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Great Pond Foundation
Drawn to Water
December 16, 2020
‘Tis the Season
This is the season of gratitude and giving. We want to thank all our donors who have supported GPF's efforts in 2020 and encourage those who may be inpired to give to visit our website.
Science Grows with GPF

As the scope of Great Pond Foundation’s work grows, so does our scientific staff. Meet our scientific team, including our newest member, David Bouck. Full details 👇

A still morning on Edgartown Great Pond. November 27, 2020.
Why Are People Drawn to Water?

Sunrise over the Pond in December is a dynamic watercolor painting with ever-increasing light. Since adopting a puppy this fall, I have seen my fair share of sunrises. One morning three otters gathered near the pond shore, the first carried a fish in its mouth and the other two played follow the leader. Another dawn the Pond was like glass and seemed to be a bird’s paradise, with every species you could imagine basking in the early morning glow.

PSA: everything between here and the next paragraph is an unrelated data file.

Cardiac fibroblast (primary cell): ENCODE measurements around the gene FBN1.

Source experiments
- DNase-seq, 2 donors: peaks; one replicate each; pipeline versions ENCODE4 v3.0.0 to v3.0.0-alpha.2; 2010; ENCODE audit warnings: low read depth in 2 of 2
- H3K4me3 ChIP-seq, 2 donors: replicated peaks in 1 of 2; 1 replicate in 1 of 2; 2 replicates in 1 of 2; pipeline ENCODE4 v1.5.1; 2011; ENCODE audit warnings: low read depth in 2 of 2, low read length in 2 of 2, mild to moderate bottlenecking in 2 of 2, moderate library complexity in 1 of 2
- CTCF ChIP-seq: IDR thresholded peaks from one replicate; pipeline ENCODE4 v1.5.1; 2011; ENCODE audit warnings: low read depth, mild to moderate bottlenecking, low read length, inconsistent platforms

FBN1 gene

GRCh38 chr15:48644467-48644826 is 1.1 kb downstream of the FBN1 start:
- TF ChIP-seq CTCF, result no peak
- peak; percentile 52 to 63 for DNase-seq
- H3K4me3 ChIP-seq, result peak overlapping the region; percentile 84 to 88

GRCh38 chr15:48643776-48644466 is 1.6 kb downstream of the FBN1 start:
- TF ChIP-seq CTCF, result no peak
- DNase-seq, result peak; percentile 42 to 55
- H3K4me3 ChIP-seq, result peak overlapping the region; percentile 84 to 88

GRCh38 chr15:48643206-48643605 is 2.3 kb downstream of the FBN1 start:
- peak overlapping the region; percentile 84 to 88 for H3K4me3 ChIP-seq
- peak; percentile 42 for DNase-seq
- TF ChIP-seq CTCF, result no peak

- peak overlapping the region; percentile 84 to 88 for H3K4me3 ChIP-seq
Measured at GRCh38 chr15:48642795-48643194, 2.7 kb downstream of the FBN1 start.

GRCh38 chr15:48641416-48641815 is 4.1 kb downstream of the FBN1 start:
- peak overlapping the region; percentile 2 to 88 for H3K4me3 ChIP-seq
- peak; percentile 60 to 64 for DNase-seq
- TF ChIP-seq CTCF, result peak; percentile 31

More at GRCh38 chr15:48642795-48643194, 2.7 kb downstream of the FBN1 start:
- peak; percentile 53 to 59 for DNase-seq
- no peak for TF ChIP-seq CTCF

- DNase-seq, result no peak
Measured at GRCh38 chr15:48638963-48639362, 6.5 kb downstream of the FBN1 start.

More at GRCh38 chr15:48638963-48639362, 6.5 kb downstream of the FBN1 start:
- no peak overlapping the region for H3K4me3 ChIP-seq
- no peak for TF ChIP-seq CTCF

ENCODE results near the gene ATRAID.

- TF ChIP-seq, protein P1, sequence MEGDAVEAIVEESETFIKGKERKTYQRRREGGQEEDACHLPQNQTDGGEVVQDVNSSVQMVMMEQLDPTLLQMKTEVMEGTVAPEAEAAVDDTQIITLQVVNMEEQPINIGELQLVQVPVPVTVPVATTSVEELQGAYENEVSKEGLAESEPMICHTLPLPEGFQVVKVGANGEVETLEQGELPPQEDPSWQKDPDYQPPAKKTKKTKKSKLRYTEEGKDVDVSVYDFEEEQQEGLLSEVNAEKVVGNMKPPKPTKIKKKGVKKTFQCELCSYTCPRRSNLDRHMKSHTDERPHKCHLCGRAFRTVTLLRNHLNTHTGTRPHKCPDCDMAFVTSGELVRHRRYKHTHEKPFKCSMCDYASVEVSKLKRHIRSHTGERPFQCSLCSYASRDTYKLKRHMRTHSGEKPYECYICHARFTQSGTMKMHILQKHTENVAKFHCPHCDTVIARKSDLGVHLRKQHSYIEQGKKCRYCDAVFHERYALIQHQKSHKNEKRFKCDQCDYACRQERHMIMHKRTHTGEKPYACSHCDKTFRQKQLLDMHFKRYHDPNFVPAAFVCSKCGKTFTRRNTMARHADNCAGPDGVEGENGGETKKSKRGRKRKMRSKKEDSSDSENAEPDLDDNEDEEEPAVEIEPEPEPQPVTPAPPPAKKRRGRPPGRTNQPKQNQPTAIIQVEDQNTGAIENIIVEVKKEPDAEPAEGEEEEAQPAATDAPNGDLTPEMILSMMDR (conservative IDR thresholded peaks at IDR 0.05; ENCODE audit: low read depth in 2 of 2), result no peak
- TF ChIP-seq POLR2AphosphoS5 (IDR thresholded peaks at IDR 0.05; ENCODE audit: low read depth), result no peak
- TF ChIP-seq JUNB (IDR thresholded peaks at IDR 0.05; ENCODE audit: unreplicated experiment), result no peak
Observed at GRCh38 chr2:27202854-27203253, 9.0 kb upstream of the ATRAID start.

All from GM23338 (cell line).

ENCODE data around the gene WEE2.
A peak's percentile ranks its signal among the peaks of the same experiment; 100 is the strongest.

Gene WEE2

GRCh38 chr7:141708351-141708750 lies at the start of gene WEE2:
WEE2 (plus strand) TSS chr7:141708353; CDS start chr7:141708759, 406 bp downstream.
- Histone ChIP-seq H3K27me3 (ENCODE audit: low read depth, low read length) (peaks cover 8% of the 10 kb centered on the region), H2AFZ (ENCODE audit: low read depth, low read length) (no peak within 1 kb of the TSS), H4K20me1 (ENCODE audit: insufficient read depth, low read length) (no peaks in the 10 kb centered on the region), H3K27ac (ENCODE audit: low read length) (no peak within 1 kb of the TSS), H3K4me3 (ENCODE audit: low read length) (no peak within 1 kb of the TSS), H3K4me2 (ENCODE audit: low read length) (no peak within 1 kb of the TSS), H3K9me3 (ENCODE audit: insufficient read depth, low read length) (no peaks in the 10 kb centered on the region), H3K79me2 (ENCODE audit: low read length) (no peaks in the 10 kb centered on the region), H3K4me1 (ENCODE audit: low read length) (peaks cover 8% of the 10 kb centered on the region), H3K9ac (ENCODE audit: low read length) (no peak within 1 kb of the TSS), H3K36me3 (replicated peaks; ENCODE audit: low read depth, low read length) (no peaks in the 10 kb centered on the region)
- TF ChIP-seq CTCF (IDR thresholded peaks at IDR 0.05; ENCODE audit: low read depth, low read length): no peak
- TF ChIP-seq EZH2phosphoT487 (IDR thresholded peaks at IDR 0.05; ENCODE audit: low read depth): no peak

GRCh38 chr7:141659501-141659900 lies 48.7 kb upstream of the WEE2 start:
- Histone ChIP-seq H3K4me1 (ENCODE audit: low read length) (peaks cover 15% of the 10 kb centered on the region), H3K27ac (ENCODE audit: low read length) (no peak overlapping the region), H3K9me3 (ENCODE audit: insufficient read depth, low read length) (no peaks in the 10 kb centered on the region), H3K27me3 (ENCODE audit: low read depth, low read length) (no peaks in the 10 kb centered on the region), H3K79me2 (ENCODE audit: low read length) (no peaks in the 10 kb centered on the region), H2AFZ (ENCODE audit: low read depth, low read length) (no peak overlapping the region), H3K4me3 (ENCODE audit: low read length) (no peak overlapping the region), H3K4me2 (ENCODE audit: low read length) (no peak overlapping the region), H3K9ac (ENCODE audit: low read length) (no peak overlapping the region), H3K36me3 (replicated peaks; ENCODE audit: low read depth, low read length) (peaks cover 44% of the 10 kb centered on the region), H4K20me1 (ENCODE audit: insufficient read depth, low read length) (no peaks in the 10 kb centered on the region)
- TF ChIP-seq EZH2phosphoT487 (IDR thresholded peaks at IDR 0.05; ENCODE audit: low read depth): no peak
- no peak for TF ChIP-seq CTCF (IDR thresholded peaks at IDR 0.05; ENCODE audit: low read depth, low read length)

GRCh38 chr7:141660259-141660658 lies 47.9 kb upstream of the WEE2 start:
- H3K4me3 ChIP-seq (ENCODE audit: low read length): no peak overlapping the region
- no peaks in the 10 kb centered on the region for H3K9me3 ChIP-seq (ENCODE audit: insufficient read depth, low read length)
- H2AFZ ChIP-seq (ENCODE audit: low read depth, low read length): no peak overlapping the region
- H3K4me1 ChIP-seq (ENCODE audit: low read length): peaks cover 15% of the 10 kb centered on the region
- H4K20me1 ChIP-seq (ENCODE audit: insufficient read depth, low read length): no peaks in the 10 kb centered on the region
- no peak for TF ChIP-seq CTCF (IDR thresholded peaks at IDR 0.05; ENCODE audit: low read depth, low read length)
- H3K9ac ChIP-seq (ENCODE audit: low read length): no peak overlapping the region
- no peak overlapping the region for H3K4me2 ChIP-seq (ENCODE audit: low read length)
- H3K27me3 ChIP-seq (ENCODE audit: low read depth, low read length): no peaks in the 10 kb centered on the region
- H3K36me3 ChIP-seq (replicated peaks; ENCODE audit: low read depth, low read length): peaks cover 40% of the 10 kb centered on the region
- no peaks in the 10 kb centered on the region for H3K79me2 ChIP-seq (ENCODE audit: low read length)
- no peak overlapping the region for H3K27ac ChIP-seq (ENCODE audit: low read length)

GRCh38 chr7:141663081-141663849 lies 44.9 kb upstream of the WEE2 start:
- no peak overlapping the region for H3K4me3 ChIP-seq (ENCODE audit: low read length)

On these quiet mornings, when my feet have drawn me to the Pond, I find myself trying to answer a deceptively simple question my husband asked: Why are people drawn to water?

Water is the source of life, whether we are contemplating of the origins of life on earth...

Otter Video
GPF Welcomes David Bouck
Island native, David Bouck, has joined GPF’s scientific staff. David will serve as Watershed Outreach Manager and will put his academic skills to work for the benefit of Vineyard waters.
GPF Science Team
You Shop, Amazon Pays
Want to put your online shopping habit to good use? Shopping at Amazon can help sustain Great Pond Foundation. Please consider supporting GPF with AmazonSmile.
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Protect the Pond & The Planet
Restoring our coastal ecosystems is local conservation with a global impact. Eelgrass meadows in Edgartown Great Pond sequester more carbon than tropical rainforests. This carbon captured by coastal marine ecosystems is called BLUE CARBON.